As an indication, I will cite a strong case. The lady of the house where I am staying, attempted to punish one of her negro women this morning. I had to step in to save the mistress from being badly used up, as the darkey was belaboring her with the stick intended for her own punishment. “Ex uno disce omnes.” It is needless for me to say that I applaud every sentiment expressed in the Telegraph. Your course is that of the prudent navigator, who, watching the black speck on the horizon, sees it expand into a portentous storm, and calls up his crew to take in sail and prepare for a contest with the elements. The storm will pass away, and you will be found sailing under full sail, while those who took not heed will be scattered by the gale.

I am heart and hand with you in this cause. Slavery is doomed, and those who would now uphold it will be held up in a very short time to public odium and execration. No statesman will vindicate it, no friend of human progress will stretch out a hand to break its fall, no lover of humanity and religion will grieve for its overthrow. I have lived long enough in the South, to see its workings, its disgusting features, debasing the higher principles of our nature, warring with religion, and patronizing vice and immorality. Almighty God has certainly ordained its destruction in this country, where it has been more offensive and immoral than in any other, and until it is utterly extinct, this war cannot, from the nature of things, cease. I am in favor of a cessation of hostilities at as early a day as possible; therefore, I am in favor of the President’s proclamation. This State was made for white people and free labor, and when slavery no longer blights its borders we may expect to see the church and the school take the place of slave-pen and market.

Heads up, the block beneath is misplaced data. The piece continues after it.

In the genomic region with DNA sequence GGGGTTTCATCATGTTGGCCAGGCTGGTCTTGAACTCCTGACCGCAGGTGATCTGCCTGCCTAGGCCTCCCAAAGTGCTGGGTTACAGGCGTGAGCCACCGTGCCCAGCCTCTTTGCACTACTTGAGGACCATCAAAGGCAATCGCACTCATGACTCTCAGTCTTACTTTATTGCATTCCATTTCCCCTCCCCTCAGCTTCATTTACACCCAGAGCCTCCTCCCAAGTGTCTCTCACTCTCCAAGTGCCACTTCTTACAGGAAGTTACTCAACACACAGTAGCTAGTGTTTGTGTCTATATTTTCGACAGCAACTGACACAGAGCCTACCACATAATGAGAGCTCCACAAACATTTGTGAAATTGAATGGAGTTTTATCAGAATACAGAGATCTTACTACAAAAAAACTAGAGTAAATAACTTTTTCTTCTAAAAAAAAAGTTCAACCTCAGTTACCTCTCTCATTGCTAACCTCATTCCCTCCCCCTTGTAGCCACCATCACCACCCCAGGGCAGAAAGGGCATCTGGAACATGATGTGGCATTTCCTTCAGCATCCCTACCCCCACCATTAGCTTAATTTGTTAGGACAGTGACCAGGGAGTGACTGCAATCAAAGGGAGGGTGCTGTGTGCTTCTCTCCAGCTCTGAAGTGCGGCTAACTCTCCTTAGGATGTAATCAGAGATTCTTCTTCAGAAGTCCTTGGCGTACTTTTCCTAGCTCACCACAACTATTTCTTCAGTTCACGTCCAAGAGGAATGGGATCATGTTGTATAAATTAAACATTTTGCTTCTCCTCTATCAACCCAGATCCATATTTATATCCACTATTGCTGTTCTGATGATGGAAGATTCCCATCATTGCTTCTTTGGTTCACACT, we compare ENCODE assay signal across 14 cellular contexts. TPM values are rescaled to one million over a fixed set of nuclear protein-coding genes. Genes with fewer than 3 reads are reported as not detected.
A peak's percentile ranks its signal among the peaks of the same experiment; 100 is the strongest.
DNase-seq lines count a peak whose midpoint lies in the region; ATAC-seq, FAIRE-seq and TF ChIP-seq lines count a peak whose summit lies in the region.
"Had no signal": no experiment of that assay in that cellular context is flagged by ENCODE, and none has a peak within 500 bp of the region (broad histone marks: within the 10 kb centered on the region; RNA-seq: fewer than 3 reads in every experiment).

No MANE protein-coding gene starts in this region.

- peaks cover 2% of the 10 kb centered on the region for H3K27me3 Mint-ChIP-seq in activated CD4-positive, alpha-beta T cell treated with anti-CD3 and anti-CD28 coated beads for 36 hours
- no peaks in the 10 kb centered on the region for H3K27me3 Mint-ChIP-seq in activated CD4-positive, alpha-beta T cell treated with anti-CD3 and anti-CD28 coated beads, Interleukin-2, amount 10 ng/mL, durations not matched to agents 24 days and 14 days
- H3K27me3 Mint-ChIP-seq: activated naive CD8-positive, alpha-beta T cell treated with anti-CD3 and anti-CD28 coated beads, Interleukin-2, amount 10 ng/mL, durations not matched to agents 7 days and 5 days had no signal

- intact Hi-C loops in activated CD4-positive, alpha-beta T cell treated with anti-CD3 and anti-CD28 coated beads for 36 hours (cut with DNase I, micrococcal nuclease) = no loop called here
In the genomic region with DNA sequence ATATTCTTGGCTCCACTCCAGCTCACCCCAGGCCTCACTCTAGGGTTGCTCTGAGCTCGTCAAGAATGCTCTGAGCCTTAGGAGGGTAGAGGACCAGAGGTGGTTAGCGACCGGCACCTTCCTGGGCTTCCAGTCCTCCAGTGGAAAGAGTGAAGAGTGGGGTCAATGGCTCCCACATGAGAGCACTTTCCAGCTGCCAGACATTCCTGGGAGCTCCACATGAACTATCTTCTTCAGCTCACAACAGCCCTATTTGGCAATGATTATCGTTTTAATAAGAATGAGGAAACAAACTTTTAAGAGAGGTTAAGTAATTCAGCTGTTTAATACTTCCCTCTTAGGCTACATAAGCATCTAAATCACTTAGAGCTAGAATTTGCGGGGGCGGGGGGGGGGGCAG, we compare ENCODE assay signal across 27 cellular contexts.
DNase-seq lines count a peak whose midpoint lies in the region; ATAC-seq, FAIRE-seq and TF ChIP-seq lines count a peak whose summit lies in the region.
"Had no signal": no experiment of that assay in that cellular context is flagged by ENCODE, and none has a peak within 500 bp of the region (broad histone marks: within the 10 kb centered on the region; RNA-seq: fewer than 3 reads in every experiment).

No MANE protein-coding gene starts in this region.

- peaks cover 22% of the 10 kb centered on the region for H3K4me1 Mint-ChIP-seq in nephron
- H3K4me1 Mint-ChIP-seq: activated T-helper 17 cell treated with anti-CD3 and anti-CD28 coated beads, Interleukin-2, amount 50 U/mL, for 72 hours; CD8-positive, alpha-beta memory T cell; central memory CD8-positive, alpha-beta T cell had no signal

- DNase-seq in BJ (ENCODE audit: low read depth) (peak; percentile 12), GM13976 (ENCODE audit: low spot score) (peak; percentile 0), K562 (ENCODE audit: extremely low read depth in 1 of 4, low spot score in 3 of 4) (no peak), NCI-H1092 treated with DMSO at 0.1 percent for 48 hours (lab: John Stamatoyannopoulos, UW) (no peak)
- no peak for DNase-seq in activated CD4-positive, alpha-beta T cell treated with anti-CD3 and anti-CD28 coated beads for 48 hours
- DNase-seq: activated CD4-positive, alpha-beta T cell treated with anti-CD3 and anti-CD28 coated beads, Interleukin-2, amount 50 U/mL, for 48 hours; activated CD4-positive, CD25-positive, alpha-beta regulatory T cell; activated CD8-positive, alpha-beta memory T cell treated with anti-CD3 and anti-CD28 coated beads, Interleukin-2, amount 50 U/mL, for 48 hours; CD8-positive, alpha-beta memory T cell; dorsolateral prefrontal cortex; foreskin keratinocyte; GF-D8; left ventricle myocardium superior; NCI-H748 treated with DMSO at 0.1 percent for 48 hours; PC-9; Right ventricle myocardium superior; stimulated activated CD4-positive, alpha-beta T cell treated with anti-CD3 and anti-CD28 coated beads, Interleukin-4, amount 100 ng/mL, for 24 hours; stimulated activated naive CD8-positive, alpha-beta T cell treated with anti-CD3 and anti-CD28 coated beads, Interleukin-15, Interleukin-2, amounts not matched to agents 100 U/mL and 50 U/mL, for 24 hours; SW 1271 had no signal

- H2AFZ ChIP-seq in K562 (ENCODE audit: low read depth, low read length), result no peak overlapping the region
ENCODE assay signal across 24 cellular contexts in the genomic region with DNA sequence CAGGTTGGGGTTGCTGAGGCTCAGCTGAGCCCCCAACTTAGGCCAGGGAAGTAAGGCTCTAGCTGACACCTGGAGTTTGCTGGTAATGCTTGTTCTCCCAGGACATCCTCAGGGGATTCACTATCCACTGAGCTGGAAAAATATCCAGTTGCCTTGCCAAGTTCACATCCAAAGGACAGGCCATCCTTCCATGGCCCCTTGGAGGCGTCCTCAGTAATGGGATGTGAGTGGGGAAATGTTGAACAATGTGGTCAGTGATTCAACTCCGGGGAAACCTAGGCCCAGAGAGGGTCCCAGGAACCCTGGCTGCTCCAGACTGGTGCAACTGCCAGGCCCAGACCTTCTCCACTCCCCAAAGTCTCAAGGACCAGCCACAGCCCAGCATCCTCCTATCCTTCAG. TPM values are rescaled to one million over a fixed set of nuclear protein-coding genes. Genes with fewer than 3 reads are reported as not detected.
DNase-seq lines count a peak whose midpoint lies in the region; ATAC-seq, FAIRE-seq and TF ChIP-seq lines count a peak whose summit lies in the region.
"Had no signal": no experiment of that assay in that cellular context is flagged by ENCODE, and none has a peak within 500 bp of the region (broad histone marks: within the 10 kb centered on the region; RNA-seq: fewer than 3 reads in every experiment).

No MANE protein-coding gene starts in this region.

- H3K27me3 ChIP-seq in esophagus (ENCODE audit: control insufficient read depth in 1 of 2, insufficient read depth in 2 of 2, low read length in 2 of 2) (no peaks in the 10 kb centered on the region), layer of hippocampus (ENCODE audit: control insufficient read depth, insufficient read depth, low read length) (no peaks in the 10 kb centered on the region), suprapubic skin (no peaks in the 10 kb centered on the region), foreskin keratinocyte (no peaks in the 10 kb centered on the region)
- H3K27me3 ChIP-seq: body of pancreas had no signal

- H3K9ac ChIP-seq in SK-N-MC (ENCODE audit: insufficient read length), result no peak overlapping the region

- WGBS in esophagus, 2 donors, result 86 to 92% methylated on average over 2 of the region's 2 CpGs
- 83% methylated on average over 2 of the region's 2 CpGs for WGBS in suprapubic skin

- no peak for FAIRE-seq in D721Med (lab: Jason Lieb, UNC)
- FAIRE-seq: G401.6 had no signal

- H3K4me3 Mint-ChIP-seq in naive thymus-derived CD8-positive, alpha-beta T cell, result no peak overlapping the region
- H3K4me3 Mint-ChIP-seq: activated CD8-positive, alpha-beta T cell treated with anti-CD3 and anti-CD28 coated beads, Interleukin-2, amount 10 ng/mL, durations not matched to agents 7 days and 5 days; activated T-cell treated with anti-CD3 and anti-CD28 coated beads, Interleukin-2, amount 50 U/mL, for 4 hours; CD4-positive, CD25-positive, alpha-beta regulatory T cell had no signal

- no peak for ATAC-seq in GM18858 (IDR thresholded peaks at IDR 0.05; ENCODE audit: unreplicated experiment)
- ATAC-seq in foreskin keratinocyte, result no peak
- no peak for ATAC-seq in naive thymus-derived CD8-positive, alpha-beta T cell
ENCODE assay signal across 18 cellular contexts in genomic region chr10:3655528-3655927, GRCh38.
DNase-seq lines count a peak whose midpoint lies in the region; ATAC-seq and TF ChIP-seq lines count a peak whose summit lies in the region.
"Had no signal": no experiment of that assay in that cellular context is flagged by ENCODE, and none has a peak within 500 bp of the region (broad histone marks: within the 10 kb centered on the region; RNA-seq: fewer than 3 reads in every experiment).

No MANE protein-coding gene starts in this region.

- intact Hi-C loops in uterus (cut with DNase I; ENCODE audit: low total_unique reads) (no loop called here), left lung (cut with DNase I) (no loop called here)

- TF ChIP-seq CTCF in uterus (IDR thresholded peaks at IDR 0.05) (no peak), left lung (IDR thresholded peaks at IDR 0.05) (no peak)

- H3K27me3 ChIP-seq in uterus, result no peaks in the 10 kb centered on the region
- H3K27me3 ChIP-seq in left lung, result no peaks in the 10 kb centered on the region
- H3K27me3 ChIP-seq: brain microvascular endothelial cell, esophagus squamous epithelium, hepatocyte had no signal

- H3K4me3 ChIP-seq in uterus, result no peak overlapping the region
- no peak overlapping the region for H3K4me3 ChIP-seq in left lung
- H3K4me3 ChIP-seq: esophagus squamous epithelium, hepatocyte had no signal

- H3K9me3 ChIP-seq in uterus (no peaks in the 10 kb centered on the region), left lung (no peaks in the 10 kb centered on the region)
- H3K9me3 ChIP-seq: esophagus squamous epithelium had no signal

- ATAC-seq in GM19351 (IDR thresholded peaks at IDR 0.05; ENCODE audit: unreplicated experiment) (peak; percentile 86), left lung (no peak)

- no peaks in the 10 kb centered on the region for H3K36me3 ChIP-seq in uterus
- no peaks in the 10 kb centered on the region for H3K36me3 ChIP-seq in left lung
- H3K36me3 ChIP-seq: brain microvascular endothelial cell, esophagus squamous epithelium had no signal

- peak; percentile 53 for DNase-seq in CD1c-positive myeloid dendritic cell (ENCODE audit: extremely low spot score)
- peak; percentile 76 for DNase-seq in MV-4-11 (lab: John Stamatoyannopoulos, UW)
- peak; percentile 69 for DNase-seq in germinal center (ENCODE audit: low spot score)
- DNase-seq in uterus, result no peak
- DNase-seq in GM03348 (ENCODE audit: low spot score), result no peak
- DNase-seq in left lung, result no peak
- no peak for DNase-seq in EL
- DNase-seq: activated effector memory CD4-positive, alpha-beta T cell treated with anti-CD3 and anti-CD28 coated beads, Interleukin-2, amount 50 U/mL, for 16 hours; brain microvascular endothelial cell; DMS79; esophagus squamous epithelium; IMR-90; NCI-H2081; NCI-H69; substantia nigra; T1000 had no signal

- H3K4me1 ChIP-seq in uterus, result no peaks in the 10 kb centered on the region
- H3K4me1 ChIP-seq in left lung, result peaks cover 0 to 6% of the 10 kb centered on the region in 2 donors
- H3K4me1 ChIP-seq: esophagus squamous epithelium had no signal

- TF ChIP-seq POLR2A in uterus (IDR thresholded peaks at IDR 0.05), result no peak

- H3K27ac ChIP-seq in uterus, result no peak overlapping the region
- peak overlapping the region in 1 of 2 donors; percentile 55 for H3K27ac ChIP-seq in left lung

(William S. Rosecrans to Edward Purcell, April 27, 1863, (copy in hand of Annie E. Rosecrans), William S. Rosecrans Papers, Special Collections Library, University of California at Los Angeles; first published in Catholic Telegraph, May 6, 1863)



[1] New York Times, January 7, 1863; For a good example of recent positive scholarship on Grant that fully adopts his anti-Rosecrans arguments, see Ron Chernow’s Grant (New York: Penguin Press, 2017).

[2] William M. Lamers, The Edge of Glory: A Biography of General William S. Rosecrans, U.S.A. (New York: Harcourt, Brace & World, Inc., 1961), 259-60; Chicago Tribune, October 22, 1863.

[3] William B. Kurtz, Excommunicated from the Union: How the Civil War Created a Separate Catholic America (New York: Fordham University Press, 2016), 40-2, 94-5, 101-2; Catholic Telegraph (Cincinnati, Ohio), May 6, 1863; “Major Gen. Rosecrans on Slavery,” New York Daily Tribune, May 21, 1863; “Major General Rosecrans on Slavery,” New York Evangelist, June 11, 1863; “Gen. Rosecrans on Slavery,” Chicago Tribune, September 2, 1863; “Character and Results of the War. How to Prosecute It and How to End It. A Thrilling and Eloquent Speech,” (H.B. Ashmead, May 1863), Catalog Number II.6.015, Publications Committee Collection, The Heritage Center of the Union League of Philadelphia.